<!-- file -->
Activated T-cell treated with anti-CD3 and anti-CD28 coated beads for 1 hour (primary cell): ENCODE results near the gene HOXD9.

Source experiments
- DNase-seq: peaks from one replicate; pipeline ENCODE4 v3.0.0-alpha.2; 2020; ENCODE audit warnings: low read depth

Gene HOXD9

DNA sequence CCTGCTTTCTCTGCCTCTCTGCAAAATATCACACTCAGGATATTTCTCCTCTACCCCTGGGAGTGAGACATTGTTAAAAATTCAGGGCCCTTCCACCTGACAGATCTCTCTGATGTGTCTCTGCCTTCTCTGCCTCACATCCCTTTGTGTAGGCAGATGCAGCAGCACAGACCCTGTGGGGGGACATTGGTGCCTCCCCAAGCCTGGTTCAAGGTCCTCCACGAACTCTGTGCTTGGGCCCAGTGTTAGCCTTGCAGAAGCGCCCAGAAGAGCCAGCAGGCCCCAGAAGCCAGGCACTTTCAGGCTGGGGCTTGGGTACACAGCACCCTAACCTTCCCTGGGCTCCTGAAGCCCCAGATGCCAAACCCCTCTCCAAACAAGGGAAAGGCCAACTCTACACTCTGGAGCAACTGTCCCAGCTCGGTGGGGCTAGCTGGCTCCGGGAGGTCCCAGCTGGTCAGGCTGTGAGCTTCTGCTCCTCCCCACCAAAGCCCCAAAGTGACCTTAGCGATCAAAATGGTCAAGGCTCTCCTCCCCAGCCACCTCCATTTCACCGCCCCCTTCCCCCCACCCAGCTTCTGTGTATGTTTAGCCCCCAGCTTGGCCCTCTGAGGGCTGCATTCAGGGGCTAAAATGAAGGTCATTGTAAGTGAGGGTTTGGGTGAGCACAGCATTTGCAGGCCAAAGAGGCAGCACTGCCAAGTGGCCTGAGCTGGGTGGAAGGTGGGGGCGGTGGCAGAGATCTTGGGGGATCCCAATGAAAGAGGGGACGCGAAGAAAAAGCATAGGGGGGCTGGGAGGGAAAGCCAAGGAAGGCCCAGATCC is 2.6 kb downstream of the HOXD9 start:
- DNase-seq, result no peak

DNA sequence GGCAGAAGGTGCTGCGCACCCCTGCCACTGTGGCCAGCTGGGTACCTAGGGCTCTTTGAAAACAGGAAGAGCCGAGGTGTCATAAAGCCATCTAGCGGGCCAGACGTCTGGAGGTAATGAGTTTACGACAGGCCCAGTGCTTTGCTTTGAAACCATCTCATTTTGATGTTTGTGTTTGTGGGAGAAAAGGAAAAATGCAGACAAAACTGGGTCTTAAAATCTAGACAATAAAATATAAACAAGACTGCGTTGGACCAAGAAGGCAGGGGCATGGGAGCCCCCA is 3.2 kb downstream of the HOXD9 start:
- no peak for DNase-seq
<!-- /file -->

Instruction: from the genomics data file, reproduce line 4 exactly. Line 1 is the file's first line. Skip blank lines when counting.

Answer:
Gene HOXD9